The undergraduate showed a better sense of gratitude and history than any NCAA overlord.

The force of Bluder’s remarks on the subject are a clue to the passion she and her coaching colleagues feel about the way the NCAA has blotted out and marred their personal pasts by obstinately clinging to its weird line in the sand. These women had no “coaching trees.” No mentors. They learned the game from the floor up as AIAW players, and they picked up strategy from purloined male coaching manuals and playbooks and translated it as best they could to each other.

There won’t be a coach or player in this Final Four who wasn’t formed, influenced or touched in some way by the AIAW years. Bluder was a three-year starter at Northern Iowa from 1979-1983, after which she took a job at tiny St. Ambrose. She learned to coach by spending her summers working the basketball camps of C. Vivian Stringer, who built Cheyney State into an AIAW powerhouse. The formative years of Stanford’s Tara VanDerveer, the career victories leader, were spent as a guard from 1973-1975 at Indiana, where she reached an AIAW Final Four, and in between her own practices would watch Bob Knight’s from the bleachers and sketch plays in her notebook.

Then there was one Kim Mulkey, who with a braid like a bullwhip led Louisiana Tech to a 130-6 record and won two national championships: an AIAW title in 1981 and the inaugural NCAA title in 1982, after the men executed a hostile takeover of the game, once they saw it had become a televisable entity on NBC. Mulkey is the only person in college basketball history — men’s or women’s — to win nattys as a head coach, an assistant coach and a player. But go ahead, whack off half her collegiate accomplishments, simply because she didn’t play all four years under the right “governance” body.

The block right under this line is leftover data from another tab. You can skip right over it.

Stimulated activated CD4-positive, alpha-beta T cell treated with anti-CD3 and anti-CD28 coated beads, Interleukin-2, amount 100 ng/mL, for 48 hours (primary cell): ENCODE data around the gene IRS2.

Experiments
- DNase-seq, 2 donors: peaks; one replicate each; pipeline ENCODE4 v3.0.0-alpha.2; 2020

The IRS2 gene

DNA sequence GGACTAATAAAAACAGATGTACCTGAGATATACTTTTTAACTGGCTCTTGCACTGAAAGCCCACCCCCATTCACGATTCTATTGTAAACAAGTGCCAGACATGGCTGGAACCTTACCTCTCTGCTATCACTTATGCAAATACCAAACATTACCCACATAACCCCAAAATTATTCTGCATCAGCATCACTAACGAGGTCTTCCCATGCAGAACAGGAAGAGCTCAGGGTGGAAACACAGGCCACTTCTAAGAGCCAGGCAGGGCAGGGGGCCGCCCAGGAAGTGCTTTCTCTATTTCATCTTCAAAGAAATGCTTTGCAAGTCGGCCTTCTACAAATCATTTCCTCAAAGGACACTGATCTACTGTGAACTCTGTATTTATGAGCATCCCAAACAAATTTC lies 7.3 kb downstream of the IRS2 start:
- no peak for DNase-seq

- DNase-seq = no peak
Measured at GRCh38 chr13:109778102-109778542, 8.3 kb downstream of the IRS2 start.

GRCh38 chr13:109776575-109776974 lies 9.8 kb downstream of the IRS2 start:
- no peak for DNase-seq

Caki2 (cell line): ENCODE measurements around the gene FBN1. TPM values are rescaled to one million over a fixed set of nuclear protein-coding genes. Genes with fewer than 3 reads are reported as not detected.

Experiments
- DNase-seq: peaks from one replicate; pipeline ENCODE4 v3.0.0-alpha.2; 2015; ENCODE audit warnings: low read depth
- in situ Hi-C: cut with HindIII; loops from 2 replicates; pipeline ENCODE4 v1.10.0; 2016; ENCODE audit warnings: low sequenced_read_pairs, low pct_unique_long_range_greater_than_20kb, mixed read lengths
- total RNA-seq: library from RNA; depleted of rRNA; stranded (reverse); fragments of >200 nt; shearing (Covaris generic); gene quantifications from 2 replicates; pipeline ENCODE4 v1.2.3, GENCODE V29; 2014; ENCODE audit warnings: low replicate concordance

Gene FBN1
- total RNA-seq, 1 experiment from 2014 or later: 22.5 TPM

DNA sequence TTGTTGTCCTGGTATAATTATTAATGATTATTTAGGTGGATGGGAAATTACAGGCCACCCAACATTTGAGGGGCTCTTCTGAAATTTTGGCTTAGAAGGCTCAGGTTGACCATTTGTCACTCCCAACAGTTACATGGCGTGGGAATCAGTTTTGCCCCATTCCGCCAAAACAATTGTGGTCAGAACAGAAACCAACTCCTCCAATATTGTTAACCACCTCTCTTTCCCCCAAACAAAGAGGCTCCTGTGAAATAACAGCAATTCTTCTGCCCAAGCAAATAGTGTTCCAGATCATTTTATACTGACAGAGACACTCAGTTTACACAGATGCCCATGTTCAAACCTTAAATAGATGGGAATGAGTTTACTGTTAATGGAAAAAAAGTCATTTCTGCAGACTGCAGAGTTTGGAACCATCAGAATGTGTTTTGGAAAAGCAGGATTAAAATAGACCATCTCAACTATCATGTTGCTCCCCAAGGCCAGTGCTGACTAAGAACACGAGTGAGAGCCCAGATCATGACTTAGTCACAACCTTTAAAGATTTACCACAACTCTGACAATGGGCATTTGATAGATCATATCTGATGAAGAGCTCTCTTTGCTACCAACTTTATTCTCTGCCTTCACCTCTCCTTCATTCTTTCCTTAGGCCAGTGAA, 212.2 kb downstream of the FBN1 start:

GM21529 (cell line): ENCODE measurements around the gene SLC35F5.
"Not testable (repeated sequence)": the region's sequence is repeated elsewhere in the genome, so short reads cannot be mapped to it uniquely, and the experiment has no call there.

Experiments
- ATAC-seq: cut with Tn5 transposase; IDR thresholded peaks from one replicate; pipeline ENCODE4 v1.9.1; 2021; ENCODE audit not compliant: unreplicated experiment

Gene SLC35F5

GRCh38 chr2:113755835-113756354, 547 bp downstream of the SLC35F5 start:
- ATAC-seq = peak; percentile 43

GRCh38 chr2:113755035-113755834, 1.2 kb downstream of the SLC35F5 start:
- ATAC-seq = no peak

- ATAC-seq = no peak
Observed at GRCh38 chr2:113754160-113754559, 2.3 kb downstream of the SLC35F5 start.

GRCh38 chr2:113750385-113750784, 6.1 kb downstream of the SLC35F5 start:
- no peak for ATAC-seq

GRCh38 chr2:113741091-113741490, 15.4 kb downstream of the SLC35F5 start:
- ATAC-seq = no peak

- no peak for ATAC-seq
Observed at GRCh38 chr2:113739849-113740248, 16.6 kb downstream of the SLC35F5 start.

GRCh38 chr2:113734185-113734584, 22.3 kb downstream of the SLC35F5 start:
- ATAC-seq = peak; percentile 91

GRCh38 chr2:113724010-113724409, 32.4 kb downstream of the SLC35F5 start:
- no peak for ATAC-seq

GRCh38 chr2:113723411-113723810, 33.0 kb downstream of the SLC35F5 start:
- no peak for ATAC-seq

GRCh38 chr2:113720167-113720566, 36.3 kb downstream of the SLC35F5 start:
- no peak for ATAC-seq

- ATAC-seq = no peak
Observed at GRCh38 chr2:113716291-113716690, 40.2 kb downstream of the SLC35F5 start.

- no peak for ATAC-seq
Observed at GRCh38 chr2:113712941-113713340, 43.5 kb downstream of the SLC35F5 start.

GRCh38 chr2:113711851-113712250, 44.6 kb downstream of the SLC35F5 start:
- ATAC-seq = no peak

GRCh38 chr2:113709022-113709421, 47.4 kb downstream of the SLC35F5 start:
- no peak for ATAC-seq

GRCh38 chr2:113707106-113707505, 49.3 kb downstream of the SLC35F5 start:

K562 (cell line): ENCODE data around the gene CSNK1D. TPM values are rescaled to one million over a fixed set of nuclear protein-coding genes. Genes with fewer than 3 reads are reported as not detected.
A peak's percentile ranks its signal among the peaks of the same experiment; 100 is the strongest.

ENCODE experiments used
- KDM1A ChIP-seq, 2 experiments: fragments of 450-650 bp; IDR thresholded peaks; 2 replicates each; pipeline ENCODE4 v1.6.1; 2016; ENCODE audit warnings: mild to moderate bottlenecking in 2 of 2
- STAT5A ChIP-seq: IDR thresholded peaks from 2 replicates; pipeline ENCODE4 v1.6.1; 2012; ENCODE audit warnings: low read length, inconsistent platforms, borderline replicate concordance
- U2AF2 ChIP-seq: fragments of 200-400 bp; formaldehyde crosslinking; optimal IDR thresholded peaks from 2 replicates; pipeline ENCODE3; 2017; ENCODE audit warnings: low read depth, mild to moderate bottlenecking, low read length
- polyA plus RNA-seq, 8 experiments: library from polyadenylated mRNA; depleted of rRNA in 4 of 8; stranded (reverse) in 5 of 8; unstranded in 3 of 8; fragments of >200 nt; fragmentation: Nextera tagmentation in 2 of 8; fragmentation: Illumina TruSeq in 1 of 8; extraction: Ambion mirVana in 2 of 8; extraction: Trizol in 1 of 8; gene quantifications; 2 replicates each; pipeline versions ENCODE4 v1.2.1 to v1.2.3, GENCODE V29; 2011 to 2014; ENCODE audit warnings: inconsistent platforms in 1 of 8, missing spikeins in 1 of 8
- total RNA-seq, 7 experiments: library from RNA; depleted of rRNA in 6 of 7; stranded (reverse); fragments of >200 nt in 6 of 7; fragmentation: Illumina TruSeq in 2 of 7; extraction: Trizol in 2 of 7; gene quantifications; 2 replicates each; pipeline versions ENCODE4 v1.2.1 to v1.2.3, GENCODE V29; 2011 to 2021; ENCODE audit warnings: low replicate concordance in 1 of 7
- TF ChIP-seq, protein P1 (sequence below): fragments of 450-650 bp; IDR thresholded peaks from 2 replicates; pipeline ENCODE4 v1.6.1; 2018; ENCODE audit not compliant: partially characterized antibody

The list goes on and on. Blot out the AIAW, and there goes Debbie Ryan, who went almost straight from her playing career as a point guard at Ursinus to a head coaching job at Virginia in 1977, where she merely did the following: In 1981 she gave a promising young guy named Geno Auriemma a start as an assistant coach, and then mentored a point guard named Dawn Staley.

The AIAW was simply a result of enforced penury. That’s all it was. Its members lived on the same campuses and played on the same wood floors and shot the same ball as their male NCAA counterparts. “Maybe the NCAA will realize that now,” Bluder said. “Maybe it will be brought to their attention, and they will start recognizing those women who played in the ’70s.”

Maybe that will be another of Clark’s lasting contributions to the record book. She not only represents the game’s new standard, but she has shined a welcome light on so many past careers and standards, from Woodard’s, to Maravich’s, to Bluder’s. Sports record debates can become reductive shouting, trash-talking bar arguments, but Clark’s senior season has seemed like one pleasantly continuous tribute to hoops history.

The NCAA’s old guard is always fighting from behind the times. It scrambles to address court storming only after someone gets hurt. It acknowledges NIL rights only after it gets trounced repeatedly in court. It puts more effort into preserving the wrong thing than doing the right one, especially in its chronic maltreatment of women’s basketball. This is a chance for the NCAA, for once, to get in step with the flow of history.